YAY!! I love myth busting, and I haven’t done one of these posts in forever. Welcome to nutrition myths 2019!
I could probably write an entire post on each of these myths, but I love putting them together in an efficient one-two-punch format. If you want to hear more about any of these, just let me know, and I’ll do a full post on the topic.
Here are 6 nutrition myths you should stop believing right now:
Himalayan salt is better than table salt. In your food, or in your lungs.
Himalayan salt is pink and expensive, and it’s found in a lot of ‘alternative’ recipes and ‘cures’.
It’s also touted as ‘healing’ when breathed in, in salt caves. One Toronto-area spa claims that breathing in their caves reduces the need for inhalers and antibiotics, improves breathing and lung function, reduces hospital admissions, alleviates coughing, sneezing, and shortness of breath, clears mucus and phlegm from the lungs, strengthens resistance and the immune system.
All of these claims are total bullshit. Halotherapy, or the act of breathing in salt particles, has no credible studies behind it.
As far as Himalayan salt that you eat, it’s salt, plain and simple. While this salt may contain more trace minerals than regular table salt, you’d have to eat a ton of it (probably quite literally) to get significant amounts of any of them. Also: who eats salt for minerals? Some people claim that pink salt tastes different than other salt. I don’t get that, but eating pink salt for taste is not the same as eating it because you think it’s going to ‘detox’ you.
Pink salt is sometimes marketed as being hand-mined, which doesn’t mean anything for your health (but for your wallet, that’s another story).
Don’t eat salt for the minerals. And don’t waste your money on pink salt for health.
We know which diet is healthiest and why.
There’s no lack of diet zealots out there, and they all insist that their diet is the best.
Guess what? They’re all wrong!
We actually don’t know which diet is best for everyone, isn’t that nuts?
After all of these years, the jury is still out. We still can’t cure cancer or the common cold, either…sometimes science is just too complicated.
What we do know is that the best diet varies from person to person. It could be Keto for you, vegan for your best friend, high carbs for your husband, and so on. It’s the diet that has lots of fruits and vegetables, less-processed ingredients, and a healthy attitude towards food and eating.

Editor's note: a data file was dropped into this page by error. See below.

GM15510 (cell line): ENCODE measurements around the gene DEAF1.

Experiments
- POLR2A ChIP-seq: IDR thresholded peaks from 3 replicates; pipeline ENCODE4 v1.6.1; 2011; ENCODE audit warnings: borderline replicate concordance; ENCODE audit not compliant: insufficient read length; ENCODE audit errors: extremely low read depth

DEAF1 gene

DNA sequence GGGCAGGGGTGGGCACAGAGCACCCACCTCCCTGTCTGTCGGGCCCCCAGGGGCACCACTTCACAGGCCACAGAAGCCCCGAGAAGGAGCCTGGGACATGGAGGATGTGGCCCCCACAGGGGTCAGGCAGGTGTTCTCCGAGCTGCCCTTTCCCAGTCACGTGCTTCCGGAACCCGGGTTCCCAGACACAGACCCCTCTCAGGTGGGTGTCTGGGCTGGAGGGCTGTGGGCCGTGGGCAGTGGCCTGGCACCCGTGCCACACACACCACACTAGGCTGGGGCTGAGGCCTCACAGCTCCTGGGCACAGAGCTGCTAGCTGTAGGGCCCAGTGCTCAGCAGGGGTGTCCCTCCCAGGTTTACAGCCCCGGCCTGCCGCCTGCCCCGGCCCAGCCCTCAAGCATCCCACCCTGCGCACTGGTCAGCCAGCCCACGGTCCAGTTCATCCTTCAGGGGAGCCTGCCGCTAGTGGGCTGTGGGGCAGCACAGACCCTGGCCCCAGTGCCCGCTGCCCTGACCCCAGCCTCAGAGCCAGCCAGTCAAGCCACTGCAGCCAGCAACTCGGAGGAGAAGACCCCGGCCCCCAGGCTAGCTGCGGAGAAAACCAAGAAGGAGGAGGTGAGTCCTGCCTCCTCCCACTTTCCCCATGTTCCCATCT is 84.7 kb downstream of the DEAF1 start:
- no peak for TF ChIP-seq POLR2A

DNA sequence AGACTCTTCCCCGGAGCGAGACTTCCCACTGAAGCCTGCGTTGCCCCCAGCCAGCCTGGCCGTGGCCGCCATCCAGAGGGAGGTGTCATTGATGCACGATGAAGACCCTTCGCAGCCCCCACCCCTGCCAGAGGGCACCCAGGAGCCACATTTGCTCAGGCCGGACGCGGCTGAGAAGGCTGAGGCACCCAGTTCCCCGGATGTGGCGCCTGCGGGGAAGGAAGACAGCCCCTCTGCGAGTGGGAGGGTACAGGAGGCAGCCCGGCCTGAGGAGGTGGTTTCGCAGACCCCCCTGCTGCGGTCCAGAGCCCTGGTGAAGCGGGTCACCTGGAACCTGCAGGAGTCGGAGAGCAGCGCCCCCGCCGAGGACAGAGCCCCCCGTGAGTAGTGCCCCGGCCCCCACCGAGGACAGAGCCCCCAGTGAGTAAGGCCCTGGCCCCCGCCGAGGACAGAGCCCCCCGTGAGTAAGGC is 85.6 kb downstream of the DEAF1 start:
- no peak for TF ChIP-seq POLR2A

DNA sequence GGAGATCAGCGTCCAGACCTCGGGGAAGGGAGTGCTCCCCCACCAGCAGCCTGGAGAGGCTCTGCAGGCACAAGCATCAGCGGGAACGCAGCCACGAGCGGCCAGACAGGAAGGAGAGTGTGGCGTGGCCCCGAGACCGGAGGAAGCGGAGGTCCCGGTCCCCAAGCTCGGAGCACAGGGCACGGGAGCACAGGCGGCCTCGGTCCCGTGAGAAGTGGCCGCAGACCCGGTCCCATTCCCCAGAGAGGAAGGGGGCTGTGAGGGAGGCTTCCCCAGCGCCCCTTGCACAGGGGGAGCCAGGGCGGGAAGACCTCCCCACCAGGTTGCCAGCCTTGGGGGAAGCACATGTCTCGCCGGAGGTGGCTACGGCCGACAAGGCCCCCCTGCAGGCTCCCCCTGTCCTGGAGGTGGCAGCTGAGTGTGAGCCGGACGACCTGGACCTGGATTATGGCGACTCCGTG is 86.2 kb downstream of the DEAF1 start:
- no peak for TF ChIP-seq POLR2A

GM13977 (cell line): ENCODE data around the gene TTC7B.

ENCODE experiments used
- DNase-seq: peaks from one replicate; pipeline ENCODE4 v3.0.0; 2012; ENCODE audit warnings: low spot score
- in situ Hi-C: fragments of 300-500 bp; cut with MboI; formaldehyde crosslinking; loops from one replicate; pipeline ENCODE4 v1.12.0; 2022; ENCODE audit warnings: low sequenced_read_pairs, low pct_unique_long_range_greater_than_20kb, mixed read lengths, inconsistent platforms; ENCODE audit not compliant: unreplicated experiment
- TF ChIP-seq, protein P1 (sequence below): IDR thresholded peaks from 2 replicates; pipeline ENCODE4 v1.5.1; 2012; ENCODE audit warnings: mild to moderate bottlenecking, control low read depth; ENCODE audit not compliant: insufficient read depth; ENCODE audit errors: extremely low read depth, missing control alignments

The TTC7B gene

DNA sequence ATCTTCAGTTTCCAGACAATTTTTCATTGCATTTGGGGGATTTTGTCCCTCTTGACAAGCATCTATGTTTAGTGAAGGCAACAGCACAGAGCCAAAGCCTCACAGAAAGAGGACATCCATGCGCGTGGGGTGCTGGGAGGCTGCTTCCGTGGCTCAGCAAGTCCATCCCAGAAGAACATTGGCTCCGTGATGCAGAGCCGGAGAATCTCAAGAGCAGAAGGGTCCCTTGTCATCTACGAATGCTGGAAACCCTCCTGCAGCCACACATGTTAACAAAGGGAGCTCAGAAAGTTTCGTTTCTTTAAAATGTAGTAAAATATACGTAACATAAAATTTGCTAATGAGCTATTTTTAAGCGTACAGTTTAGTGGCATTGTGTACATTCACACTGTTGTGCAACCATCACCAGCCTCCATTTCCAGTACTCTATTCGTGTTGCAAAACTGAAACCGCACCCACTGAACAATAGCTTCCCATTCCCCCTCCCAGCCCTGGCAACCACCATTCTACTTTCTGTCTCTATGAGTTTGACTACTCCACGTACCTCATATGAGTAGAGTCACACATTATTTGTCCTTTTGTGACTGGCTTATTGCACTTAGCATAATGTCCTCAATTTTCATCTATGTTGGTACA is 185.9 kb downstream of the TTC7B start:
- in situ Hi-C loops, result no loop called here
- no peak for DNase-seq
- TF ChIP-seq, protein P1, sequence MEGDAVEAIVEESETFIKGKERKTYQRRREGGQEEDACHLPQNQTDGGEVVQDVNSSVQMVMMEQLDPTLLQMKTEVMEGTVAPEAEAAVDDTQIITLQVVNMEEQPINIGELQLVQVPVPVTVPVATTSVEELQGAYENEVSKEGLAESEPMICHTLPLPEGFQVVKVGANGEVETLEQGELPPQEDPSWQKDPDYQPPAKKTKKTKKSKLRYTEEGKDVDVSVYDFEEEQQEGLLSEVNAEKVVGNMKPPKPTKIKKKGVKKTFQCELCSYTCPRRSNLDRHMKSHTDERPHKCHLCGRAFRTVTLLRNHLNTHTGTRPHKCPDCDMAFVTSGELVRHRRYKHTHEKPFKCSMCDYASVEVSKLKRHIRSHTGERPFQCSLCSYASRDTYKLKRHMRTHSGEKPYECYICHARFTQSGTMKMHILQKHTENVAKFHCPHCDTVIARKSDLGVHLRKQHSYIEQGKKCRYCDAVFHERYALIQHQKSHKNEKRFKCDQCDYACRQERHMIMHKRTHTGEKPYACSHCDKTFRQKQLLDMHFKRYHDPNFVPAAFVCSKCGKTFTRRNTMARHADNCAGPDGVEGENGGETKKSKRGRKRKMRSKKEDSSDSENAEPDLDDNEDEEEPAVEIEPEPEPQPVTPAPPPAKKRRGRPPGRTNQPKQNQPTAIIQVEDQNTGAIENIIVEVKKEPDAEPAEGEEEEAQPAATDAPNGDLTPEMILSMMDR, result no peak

The best diet is the one you can sustain. Don’t compare your diet to others; do feels right for you.
MCT oil burns fat.
MCT oil is getting stuffed into teas and bars and smoothies and stir fries and EVERYTHING. Why are people so into this fat? Oh, right! Because it’s magical and fat burning and detoxing and….well, you know.
MCT stands for Medium Chain Triglycerides, which is a type of saturated fat found mostly in dairy products, palm kernel oil, and coconut oil. Most of the fats we eat are Long Chain Triglycerides, or LCTs. The length of triglycerides is categorized by the number of carbon molecules on their chain – MCTs have 6-12 carbons, LCTs more than 12.
There’s a common belief that MCTs aren’t stored as fat, and that they actually burn fat. That claim is everywhere, but is it true?
Sort of. Because they’re utilized so quickly by the body, MCTs are generally not stored as fat IF you eat a reasonable amount of them. If you eat too much of them – around 40% or more of your diet – MCTs are stored as any other fat would be.
In terms of fat burning, there isn’t much in the way of research or physiology that supports that claim.
MCTs are more ‘ketogenic’ than other fats – they go directly to the liver and can covert more easily into ketones than LCTs. That being said, eating MCT oil isn’t magically going to put you into ketosis; you need to do the work to achieve that.